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So there you are: The early history of The Bats on vinyl with digital download.  If I had decided to invent a better re-issue package to take to a desert island, I couldn't have done a better job.  Check out the commercial details at this link:  Captured Tracks page for releases.

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RIP: Steve Ruppenthal (The Popes, Chapel Hill NC)


The Popes at their 2012 reunion, Steve Ruppenthal on far right 
Chances are you've not heard of Steve Ruppenthal or his tremendous Chapel Hill power pop band from the late '80's-early '90's, The Popes (no relation to and around long before Shane McGowan's band of the same name). Though our regular readers here at WYMA who love Guided by Voices, The Bats, Centro-Matic and the many power pop bands we cover here would certainly appreciate the EP Hi We're The Popes.

Ruppenthal drowned last Friday off the North Carolina coast.  This news has made me very sad, though brought back some fond memories too. 

I moved to Chapel Hill in 1988 just when Hi We're The Popes was released. I was so enthralled with that local Chapel Hill- Raleigh scene, I started writing about music for The Spectator and The Independent weekly. The Popes were one of the first bands I championed, and I went to every show of theirs I possibly could.

Thinking back on it all now,  of all the bands and great talent that was around during my time there (1988-93) - Flat Duo Jets, The Connells, The Woods, The Veldt, Superchunk, Archers of Loaf, Polvo, Snatches of Pink (Michael Rank), Majosha (Ben Folds), Queen Sarah Saturday (Johnny Irion), etc. - the band I was the most staunchly loyal to and captured by was The Popes. They were the underdogs, the most modest, tried so hard, and put on the best live shows.      

Ruppenthal shared writing, singing and guitar duties with John Elderkin, and the two complemented each other extremely effectively, and together churned out intelligent 3 minute melodic gems that merged first generation British Invasion (especially The Kinks) with the Clash, Buzzcocks and XTC. But they made it their own, seen through the eyes of Southern college students, not sounding particularly like R.E.M. or The Connells, but coming from a similar place generally, another winning take on Big Star's basic approach if you will.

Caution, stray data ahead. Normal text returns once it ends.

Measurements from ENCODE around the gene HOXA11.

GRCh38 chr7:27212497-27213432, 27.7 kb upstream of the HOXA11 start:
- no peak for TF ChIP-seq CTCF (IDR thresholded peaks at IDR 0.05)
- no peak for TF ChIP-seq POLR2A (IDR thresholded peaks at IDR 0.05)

What set The Popes apart for me was their unabashed spirit and the sheer joy that came through the music. R.E.M. were once famously described as "The Ramones pistol-whipping the Byrds", so by that frame, The Popes were the early Clash pistol-whipping The Kinks. Ruppenthal was an encyclopedic rock'n'roll fan with great taste and a keen sense of humor. Their shows were a total blast. Ruppenthal and Elderkin were the nicest guys in a town full of them, and always remarkably appreciative of anything I ever wrote about them.

When R.E.M. hit it big and big record companies (still very fat and happy at that time) descended on Southern college towns looking for bands to sign, The Popes were on their radar and soon lost years on near deals, never released recordings, broken promises, and you know the story. And before you know it, the A&R types packed up and headed out to Seattle, and the Popes bouncy post-punk sounded out of step with the grunge of the day. The Popes window closed before it opened.  And they were just a few years before another Chapel Hill power pop-punk band, Superhchunk, figured out you that didn't need or even want a big record company.

Ruppenthal later relocated to the Washington DC area and formed other bands, notably The Public Good.  He never stopped loving music, being a fan, and being a great friend to the many people who have turned out in droves on Facebook and various mediums to praise him this week. And the most knowledgable music writers, club owners, and members of other bands in North Carolina have been speaking with great emotion about how much The Popes meant to them.

You can listen to Hi We're The Popes here and I insist that you do. That's Steve Ruppenthal singing lead on "Charmless". If you'd have come to a party at my house in 1989, you'd have heard "Charmless" before now:


We'll close with this beautiful eulogy from Steve Ruppenthal's dear friend and musical partner John Elderkin:

A note for Steve.
Steve's best songs are his funny and angry responses to the outside world, the world outside our bands, demanding things from him he has no intention of handing over—learning clever pick-up lines, getting a good tan, settling for a quiet life. My best are apologies to the world for never quite having the right stuff, otherwise I’d gladly comply. All the songs on “Hi” work that way, on and on through the final Public Good songs. That back and forth is what made our music go, I think.

I’ve thought about writing a song about my friendship with Steve, but I can’t see pulling it off without self-indulging in a “Edmund Fitzgerald” or “American Pie” style opus, maybe even a song so long it’d take up an entire album side, like the old Yes songs he despised. Steve wanted 2 minutes 30 seconds tops. Get in, get out, play the next song.